With Lewis and Morris likely available off the bench, that adds a new piece opponents have to worry about, both in terms of speed and dribbling ability.

Few impressed in a chance to earn a starting spot

It’s been nearly two years since the debacle in Trinidad and Tobago, and yet aside from maybe Matt Miazga or Nick Lima, there have been very few players who have done much to impress and prove they’re better than the previous cycle’s players. That continued on Wednesday with an MLS-heavy lineup. Wil Trapp, a midfielder with so much promise a few years ago, appears to have stalled. He had multiple turnovers and certainly didn’t look as sharp as Michael Bradley.

While Lewis and Morris have plenty of pace, their final pass was woeful and they didn’t do themselves any favors. Djordje Mihailovic was never going to push Pulisic out of the starting lineup, but Mihailovic didn’t exactly do enough to say that he should be the first man off the bench either, or to push Pulisic into a wing role with Mihailovic in the middle.

Aside from Matt Miazga and Omar Gonzalez in the middle, along with Altidore up top, no one in the lineup really did enough through the first 65 minutes to warrant another start in the tournament. It’s yet another disappointment as young players get chance after chance to prove they belong as starters, only to waste the opportunity, enabling the veterans to keep their role. More players need to keep pushing for those spots, whether through club form or national team performances. Otherwise, we’ll end up in the same situation as before.

 

USMNT remains perfect, tops Panama to win group (video)

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In his first start since the U.S. Men’s National Team’s infamous defeat to Trinidad and Tobago, Jozy Altidore showcased his strength, speed and technical ability to help lead the U.S. to victory.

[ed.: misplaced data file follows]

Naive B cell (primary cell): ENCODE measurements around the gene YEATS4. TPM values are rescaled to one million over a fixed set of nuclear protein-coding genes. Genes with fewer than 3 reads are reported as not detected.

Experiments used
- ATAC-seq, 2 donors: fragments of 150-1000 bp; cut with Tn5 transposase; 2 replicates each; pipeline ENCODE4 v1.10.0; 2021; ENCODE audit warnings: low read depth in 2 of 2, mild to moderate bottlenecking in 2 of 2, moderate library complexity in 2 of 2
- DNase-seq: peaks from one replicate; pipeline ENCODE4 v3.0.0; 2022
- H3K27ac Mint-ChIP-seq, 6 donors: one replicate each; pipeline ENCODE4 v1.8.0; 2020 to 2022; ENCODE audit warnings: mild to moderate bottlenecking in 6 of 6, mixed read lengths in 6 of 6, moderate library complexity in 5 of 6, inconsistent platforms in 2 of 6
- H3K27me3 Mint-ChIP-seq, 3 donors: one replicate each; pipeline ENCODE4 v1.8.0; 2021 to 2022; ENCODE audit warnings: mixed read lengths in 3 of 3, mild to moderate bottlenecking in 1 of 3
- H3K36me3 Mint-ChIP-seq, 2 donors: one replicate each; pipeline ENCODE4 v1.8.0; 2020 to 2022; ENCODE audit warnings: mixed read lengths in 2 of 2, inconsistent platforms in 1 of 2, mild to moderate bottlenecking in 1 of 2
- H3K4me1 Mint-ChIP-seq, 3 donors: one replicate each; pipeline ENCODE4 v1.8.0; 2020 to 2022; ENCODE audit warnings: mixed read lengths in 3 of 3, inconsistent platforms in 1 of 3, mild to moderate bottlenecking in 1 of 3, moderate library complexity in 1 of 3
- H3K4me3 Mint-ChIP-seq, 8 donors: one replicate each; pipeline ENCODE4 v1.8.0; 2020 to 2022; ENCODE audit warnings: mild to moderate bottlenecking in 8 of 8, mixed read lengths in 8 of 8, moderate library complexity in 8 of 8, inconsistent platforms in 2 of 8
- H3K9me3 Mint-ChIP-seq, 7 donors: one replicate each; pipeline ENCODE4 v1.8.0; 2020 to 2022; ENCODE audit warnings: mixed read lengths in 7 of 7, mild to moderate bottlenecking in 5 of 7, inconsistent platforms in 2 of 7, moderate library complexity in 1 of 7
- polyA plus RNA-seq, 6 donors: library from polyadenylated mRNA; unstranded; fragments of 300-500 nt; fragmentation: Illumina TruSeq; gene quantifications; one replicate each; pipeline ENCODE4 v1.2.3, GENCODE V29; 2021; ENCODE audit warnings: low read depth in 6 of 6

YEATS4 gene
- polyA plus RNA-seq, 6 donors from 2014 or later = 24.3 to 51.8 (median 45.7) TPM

Altidore’s outstanding bicycle kick goal proved to be the difference in a sometimes dour game as the USMNT topped Panama, 1-0, Wednesday evening at Children’s Mercy Park in Kansas City, Kan. The win kept the U.S. perfect through the Gold Cup group stage with no goals allowed, and it has somewhat erased the memory of the USMNT’s horrible run-up to the tournament, with defeats to Jamaica and Venezuela now firmly in the rear-view mirror.

[MUST-SEE GOAL: Jozy Altidore]

With the win, both teams head to Philadelphia for the quarterfinals this Sunday. Panama plays the undercard matchup against Jamaica while the USMNT faces Curacao.

Coming off two wins to open the Gold Cup, Berhalter decided to use a completely changed starting lineup, featuring ten players from MLS teams along with Chelsea loanee Matt Miazga. Although there was some familiarity of the players on the field, it was at times a very poor match, with the USMNT struggling badly in the final third and even turning the ball over at midfield or leading the attack.

Despite winning the possession battle, 62-38, the USMNT didn’t do much with it. Jordan Morris and Jonathan Lewis, both of whom were subbed out, struggled on their crosses after beating a defender. The pair provided energy and hard running defensively but it didn’t lead to many chances. Altidore had the best of the first half when he was played into the box, but his strike from the right just went wide of the net.

In the 65th minute, Berhalter tried to inject some life in the game with the introduction of Christian Pulisic. It turned out a goal could come just after, but without the intervention of Pulisic.

Djordje Mihailovic drilled the corner kick to the far post where it was met by the head of Matt Miazga who sent it back towards goal. A missed clearance from Panama popped the ball up in the air above the back post, allowing Altidore the time he needed to lift off the ground and bicycle kick it in for the game’s only goal.

Berhalter later brought on both Tyler Boyd and Gyasi Zardes off the bench to try and score an insurance goal, but Panama’s defense held strong and the U.S. failed to threaten the rest of the way. However, the U.S. backline kept a third-consecutive clean sheet and key players such as Michael Bradley got the entire game off to rest before likely returning to the lineup this weekend.

 

 

Must-See Goal: Jozy Altidore puts USMNT in front with Bicycle Kick

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Jozy Altidore put his stamp on the game and gave U.S. Men’s National Team coach Gregg Berhalter more to speak about with one fell swing.

Altidore finished off a corner kick in spectacular fashion, executing a perfect bicycle kick to put the USMNT up 1-0 in the 66th minute. The goal came one minute after the entrance of Christian Pulisic, which perhaps was on the mind of the Panama defense.

It was Altidore’s second-straight game vs. Panama with a goal. His last two were in October 2017, when the U.S. pummeled Panama, 4-0. Of course, a few days later, a tired USMNT failed to win at Trinidad and Tobago.